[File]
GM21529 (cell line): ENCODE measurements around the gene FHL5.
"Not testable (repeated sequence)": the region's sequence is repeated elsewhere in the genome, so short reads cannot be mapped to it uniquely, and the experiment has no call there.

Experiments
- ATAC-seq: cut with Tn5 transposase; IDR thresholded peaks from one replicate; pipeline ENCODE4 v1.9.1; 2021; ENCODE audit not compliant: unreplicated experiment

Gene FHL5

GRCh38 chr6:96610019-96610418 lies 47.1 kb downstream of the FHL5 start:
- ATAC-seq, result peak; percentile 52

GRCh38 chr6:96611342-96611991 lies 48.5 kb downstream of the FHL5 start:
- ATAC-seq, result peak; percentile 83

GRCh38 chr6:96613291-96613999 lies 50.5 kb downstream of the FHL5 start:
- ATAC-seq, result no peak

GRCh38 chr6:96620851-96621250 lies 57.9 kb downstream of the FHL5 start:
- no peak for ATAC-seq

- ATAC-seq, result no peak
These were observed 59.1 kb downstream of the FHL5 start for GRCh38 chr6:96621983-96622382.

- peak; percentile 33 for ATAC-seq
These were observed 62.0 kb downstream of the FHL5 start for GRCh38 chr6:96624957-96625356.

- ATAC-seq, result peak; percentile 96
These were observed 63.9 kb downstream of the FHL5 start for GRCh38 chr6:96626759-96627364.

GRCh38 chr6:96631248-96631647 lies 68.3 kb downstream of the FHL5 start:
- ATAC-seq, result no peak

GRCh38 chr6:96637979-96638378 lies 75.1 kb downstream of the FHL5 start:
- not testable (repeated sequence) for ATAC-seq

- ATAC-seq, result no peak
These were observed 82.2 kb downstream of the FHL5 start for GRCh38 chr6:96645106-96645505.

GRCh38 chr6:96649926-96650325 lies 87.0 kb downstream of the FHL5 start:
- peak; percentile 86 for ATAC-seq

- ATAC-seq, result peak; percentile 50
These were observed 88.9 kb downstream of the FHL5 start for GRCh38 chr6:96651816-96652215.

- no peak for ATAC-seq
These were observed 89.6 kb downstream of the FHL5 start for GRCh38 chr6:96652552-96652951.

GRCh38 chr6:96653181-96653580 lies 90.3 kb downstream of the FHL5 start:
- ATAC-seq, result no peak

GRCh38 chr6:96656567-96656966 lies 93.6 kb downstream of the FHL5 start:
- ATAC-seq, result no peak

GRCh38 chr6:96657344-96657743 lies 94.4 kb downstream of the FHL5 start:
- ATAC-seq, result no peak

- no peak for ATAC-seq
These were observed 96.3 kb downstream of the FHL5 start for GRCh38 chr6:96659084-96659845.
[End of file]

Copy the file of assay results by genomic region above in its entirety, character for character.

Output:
GM21529 (cell line): ENCODE measurements around the gene FHL5.
"Not testable (repeated sequence)": the region's sequence is repeated elsewhere in the genome, so short reads cannot be mapped to it uniquely, and the experiment has no call there.

Experiments
- ATAC-seq: cut with Tn5 transposase; IDR thresholded peaks from one replicate; pipeline ENCODE4 v1.9.1; 2021; ENCODE audit not compliant: unreplicated experiment

Gene FHL5

GRCh38 chr6:96610019-96610418 lies 47.1 kb downstream of the FHL5 start:
- ATAC-seq, result peak; percentile 52

GRCh38 chr6:96611342-96611991 lies 48.5 kb downstream of the FHL5 start:
- ATAC-seq, result peak; percentile 83

GRCh38 chr6:96613291-96613999 lies 50.5 kb downstream of the FHL5 start:
- ATAC-seq, result no peak

GRCh38 chr6:96620851-96621250 lies 57.9 kb downstream of the FHL5 start:
- no peak for ATAC-seq

- ATAC-seq, result no peak
These were observed 59.1 kb downstream of the FHL5 start for GRCh38 chr6:96621983-96622382.

- peak; percentile 33 for ATAC-seq
These were observed 62.0 kb downstream of the FHL5 start for GRCh38 chr6:96624957-96625356.

- ATAC-seq, result peak; percentile 96
These were observed 63.9 kb downstream of the FHL5 start for GRCh38 chr6:96626759-96627364.

GRCh38 chr6:96631248-96631647 lies 68.3 kb downstream of the FHL5 start:
- ATAC-seq, result no peak

GRCh38 chr6:96637979-96638378 lies 75.1 kb downstream of the FHL5 start:
- not testable (repeated sequence) for ATAC-seq

- ATAC-seq, result no peak
These were observed 82.2 kb downstream of the FHL5 start for GRCh38 chr6:96645106-96645505.

GRCh38 chr6:96649926-96650325 lies 87.0 kb downstream of the FHL5 start:
- peak; percentile 86 for ATAC-seq

- ATAC-seq, result peak; percentile 50
These were observed 88.9 kb downstream of the FHL5 start for GRCh38 chr6:96651816-96652215.

- no peak for ATAC-seq
These were observed 89.6 kb downstream of the FHL5 start for GRCh38 chr6:96652552-96652951.

GRCh38 chr6:96653181-96653580 lies 90.3 kb downstream of the FHL5 start:
- ATAC-seq, result no peak

GRCh38 chr6:96656567-96656966 lies 93.6 kb downstream of the FHL5 start:
- ATAC-seq, result no peak

GRCh38 chr6:96657344-96657743 lies 94.4 kb downstream of the FHL5 start:
- ATAC-seq, result no peak

- no peak for ATAC-seq
These were observed 96.3 kb downstream of the FHL5 start for GRCh38 chr6:96659084-96659845.